According to another embodiment, a decoder for reconstructing a multi-view signal from a data stream may have: a renderer configured to render, by view synthesis, at least a reference portion of a first view of the multi-view signal from a reconstructed version of the second view so as to obtain a rendered reference signal; a view predictor configured to perform a block-based prediction of the multi-view signal from a reference signal based on prediction parameters within the data stream so as to obtain a prediction signal, a reconstructor configured to reconstruct the multi-view signal based on a residual signal within the data stream and the prediction signal, wherein the view predictor is configured to perform, the block-based prediction from the reference signal including the rendered reference signal.

According to another embodiment, a method for encoding a multi-view signal into a data stream may have the steps of: determining a renderable portion of a first view of the multi-view signal which is renderable, by view synthesis, from a second view of the multi-view signal; performing a block-based prediction of the multi-view signal from a reference signal so as to obtain a prediction signal; determining a residual signal between the prediction signal and the multi-view signal view; inserting the residual signal into the data stream, wherein the determining includes actually rendering at least a reference portion of the renderable portion of the first view from the second view so as to obtain a rendered reference signal and the performance of the prediction includes performing the block-based prediction from the reference signal including the rendered reference signal.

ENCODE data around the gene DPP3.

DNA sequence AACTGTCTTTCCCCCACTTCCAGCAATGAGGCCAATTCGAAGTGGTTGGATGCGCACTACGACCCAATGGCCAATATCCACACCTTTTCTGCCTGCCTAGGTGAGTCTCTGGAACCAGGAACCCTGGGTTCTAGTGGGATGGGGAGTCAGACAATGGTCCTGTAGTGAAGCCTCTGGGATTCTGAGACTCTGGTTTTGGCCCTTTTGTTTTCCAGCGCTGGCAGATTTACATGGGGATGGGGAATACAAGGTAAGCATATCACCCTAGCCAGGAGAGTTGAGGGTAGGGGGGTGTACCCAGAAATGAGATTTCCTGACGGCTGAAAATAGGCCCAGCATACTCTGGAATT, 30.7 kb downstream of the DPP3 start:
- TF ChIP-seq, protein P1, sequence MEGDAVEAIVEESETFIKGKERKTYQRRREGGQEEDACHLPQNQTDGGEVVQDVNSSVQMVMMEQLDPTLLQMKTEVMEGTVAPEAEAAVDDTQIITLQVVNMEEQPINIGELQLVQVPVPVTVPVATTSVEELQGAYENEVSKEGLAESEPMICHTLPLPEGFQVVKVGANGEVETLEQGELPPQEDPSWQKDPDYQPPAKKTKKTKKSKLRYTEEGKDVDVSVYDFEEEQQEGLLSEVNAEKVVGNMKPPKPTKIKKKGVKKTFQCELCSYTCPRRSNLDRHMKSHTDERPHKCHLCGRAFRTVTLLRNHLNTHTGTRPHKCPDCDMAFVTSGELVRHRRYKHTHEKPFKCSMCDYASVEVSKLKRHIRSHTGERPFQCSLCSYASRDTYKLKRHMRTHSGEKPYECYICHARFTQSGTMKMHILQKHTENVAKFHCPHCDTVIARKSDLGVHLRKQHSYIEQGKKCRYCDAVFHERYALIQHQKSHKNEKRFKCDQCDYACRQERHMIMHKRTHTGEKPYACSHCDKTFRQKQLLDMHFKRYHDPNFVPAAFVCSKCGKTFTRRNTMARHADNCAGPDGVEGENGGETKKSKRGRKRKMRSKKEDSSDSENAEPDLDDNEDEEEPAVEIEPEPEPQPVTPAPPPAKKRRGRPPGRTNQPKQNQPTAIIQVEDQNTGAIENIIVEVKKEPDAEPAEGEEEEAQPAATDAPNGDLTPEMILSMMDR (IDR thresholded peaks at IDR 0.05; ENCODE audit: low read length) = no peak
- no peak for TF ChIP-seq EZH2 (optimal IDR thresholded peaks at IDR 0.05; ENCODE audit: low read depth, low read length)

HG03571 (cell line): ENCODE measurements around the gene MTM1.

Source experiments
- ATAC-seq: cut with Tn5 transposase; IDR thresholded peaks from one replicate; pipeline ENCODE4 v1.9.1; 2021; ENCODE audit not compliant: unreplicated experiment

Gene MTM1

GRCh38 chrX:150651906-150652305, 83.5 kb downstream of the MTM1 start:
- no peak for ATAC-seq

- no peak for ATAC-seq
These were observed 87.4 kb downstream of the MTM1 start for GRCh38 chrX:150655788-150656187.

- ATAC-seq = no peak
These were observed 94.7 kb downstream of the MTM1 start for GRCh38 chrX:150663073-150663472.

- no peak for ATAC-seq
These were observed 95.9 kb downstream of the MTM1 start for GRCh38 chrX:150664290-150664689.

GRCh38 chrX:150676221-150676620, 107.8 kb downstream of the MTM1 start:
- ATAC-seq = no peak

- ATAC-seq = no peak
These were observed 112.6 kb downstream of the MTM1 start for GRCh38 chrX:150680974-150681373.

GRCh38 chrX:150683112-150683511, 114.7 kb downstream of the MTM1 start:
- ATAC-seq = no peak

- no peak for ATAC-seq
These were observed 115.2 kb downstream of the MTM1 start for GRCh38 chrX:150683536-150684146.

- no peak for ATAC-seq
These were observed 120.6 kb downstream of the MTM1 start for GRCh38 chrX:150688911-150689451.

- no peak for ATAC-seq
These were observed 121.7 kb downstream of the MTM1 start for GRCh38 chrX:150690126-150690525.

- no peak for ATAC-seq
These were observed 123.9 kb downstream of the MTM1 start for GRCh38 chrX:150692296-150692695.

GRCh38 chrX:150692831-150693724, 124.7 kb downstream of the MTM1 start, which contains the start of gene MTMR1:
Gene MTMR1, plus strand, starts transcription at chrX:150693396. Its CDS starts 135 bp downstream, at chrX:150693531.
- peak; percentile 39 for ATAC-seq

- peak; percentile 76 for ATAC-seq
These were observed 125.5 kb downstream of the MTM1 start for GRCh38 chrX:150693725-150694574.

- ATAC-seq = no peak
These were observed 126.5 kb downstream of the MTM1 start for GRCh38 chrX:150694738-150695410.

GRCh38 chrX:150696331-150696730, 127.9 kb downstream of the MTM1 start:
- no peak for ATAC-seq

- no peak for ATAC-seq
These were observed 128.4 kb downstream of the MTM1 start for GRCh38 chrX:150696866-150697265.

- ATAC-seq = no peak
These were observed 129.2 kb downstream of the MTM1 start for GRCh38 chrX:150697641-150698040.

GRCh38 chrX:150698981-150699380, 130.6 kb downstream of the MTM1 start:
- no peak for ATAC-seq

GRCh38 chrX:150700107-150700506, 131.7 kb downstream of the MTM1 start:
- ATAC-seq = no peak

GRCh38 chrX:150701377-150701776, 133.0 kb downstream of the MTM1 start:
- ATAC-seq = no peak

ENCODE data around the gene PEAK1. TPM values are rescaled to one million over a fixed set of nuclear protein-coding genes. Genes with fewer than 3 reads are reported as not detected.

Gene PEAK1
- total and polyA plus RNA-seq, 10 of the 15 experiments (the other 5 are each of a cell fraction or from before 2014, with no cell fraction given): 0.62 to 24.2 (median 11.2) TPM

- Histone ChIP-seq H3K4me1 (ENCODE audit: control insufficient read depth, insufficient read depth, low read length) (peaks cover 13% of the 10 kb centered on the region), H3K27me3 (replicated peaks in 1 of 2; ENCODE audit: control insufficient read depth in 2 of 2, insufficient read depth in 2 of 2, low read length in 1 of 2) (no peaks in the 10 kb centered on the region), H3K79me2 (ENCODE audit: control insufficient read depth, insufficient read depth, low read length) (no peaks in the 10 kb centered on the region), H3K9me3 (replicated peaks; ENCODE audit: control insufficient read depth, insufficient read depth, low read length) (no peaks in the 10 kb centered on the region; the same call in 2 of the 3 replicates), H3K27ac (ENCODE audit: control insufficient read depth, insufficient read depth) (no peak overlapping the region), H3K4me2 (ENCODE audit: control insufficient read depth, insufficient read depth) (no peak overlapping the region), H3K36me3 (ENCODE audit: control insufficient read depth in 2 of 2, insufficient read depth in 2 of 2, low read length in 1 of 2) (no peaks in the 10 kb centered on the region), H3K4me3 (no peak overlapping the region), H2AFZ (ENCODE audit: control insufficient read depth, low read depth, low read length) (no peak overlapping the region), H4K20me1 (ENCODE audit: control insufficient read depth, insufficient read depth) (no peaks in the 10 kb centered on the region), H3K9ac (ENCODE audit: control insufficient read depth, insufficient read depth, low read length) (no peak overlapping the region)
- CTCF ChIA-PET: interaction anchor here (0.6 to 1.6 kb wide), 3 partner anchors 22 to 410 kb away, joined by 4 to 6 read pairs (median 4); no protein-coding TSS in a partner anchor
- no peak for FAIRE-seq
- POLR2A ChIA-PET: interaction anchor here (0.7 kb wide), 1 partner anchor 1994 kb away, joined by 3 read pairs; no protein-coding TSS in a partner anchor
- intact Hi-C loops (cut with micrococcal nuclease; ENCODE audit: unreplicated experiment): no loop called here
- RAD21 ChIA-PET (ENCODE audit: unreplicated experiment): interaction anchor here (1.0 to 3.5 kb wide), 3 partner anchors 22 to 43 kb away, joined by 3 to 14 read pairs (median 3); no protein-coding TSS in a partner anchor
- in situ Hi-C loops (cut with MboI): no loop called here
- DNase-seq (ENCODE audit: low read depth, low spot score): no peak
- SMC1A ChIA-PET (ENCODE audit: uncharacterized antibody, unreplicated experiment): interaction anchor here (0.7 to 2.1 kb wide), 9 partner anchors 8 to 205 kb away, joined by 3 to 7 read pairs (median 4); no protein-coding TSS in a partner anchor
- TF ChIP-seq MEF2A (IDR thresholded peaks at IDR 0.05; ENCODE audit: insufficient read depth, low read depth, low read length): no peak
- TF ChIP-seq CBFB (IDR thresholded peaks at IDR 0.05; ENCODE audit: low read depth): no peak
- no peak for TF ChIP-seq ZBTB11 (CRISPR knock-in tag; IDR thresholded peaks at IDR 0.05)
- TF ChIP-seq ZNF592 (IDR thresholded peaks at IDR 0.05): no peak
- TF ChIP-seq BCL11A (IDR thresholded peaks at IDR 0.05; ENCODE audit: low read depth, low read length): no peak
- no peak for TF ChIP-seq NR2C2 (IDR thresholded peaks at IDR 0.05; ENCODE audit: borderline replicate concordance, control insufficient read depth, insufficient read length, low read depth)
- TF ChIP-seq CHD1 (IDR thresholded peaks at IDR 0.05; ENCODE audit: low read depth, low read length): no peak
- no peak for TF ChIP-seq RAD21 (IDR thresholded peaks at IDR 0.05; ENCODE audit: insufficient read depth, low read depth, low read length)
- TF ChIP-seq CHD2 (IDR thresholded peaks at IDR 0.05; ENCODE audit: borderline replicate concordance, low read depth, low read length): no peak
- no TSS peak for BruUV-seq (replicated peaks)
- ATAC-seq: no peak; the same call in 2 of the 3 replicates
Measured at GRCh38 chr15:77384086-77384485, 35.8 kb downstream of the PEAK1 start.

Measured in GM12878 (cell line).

According to another embodiment, a method for reconstructing a multi-view signal from a data stream may have the steps of: rendering, by view synthesis, at least a reference portion of a first view of the multi-view signal from a reconstructed version of the second view so as to obtain a rendered reference signal; performing a block-based prediction of the multi-view signal from a reference signal based on prediction parameters within the data stream so as to obtain a prediction signal, reconstructing the multi-view signal based on a residual signal within the data stream and the prediction signal, wherein the performance of the prediction includes performing the block-based prediction from the reference signal including the rendered reference signal.